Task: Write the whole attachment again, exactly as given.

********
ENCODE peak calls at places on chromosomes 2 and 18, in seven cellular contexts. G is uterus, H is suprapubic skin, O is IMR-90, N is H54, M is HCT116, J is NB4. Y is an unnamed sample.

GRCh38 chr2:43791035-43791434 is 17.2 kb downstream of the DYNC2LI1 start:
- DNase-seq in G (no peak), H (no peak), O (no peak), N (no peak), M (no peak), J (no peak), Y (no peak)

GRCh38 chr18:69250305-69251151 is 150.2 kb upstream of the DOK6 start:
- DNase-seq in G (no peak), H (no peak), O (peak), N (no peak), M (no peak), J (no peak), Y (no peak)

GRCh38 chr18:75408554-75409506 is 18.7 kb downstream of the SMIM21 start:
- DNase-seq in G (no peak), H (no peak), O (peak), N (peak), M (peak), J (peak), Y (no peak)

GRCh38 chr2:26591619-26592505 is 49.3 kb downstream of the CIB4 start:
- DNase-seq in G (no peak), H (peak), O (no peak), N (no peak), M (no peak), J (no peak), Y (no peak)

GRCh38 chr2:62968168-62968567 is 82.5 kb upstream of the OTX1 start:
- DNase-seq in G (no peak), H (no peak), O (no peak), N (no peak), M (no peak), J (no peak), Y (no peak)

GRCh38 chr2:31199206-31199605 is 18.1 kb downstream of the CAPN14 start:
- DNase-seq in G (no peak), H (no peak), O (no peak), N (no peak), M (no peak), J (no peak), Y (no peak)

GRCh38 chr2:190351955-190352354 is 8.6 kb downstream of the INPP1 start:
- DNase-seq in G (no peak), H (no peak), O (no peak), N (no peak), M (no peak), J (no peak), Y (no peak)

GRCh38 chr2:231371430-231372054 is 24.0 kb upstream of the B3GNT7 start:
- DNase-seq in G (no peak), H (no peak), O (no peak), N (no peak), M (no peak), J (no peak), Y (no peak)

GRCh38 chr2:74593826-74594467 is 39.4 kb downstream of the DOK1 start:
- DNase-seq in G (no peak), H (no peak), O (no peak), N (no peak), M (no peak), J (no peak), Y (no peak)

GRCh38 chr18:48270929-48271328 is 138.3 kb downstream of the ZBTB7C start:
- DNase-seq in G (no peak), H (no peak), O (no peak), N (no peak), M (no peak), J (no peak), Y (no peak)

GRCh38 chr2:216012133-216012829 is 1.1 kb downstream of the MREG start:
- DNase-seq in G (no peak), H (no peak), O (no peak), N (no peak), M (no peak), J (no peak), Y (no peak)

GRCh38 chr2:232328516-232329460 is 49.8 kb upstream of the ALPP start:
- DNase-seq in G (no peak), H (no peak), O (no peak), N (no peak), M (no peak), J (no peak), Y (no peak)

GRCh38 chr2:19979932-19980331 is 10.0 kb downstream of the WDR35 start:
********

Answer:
ENCODE peak calls at places on chromosomes 2 and 18, in seven cellular contexts. G is uterus, H is suprapubic skin, O is IMR-90, N is H54, M is HCT116, J is NB4. Y is an unnamed sample.

GRCh38 chr2:43791035-43791434 is 17.2 kb downstream of the DYNC2LI1 start:
- DNase-seq in G (no peak), H (no peak), O (no peak), N (no peak), M (no peak), J (no peak), Y (no peak)

GRCh38 chr18:69250305-69251151 is 150.2 kb upstream of the DOK6 start:
- DNase-seq in G (no peak), H (no peak), O (peak), N (no peak), M (no peak), J (no peak), Y (no peak)

GRCh38 chr18:75408554-75409506 is 18.7 kb downstream of the SMIM21 start:
- DNase-seq in G (no peak), H (no peak), O (peak), N (peak), M (peak), J (peak), Y (no peak)

GRCh38 chr2:26591619-26592505 is 49.3 kb downstream of the CIB4 start:
- DNase-seq in G (no peak), H (peak), O (no peak), N (no peak), M (no peak), J (no peak), Y (no peak)

GRCh38 chr2:62968168-62968567 is 82.5 kb upstream of the OTX1 start:
- DNase-seq in G (no peak), H (no peak), O (no peak), N (no peak), M (no peak), J (no peak), Y (no peak)

GRCh38 chr2:31199206-31199605 is 18.1 kb downstream of the CAPN14 start:
- DNase-seq in G (no peak), H (no peak), O (no peak), N (no peak), M (no peak), J (no peak), Y (no peak)

GRCh38 chr2:190351955-190352354 is 8.6 kb downstream of the INPP1 start:
- DNase-seq in G (no peak), H (no peak), O (no peak), N (no peak), M (no peak), J (no peak), Y (no peak)

GRCh38 chr2:231371430-231372054 is 24.0 kb upstream of the B3GNT7 start:
- DNase-seq in G (no peak), H (no peak), O (no peak), N (no peak), M (no peak), J (no peak), Y (no peak)

GRCh38 chr2:74593826-74594467 is 39.4 kb downstream of the DOK1 start:
- DNase-seq in G (no peak), H (no peak), O (no peak), N (no peak), M (no peak), J (no peak), Y (no peak)

GRCh38 chr18:48270929-48271328 is 138.3 kb downstream of the ZBTB7C start:
- DNase-seq in G (no peak), H (no peak), O (no peak), N (no peak), M (no peak), J (no peak), Y (no peak)

GRCh38 chr2:216012133-216012829 is 1.1 kb downstream of the MREG start:
- DNase-seq in G (no peak), H (no peak), O (no peak), N (no peak), M (no peak), J (no peak), Y (no peak)

GRCh38 chr2:232328516-232329460 is 49.8 kb upstream of the ALPP start:
- DNase-seq in G (no peak), H (no peak), O (no peak), N (no peak), M (no peak), J (no peak), Y (no peak)

GRCh38 chr2:19979932-19980331 is 10.0 kb downstream of the WDR35 start: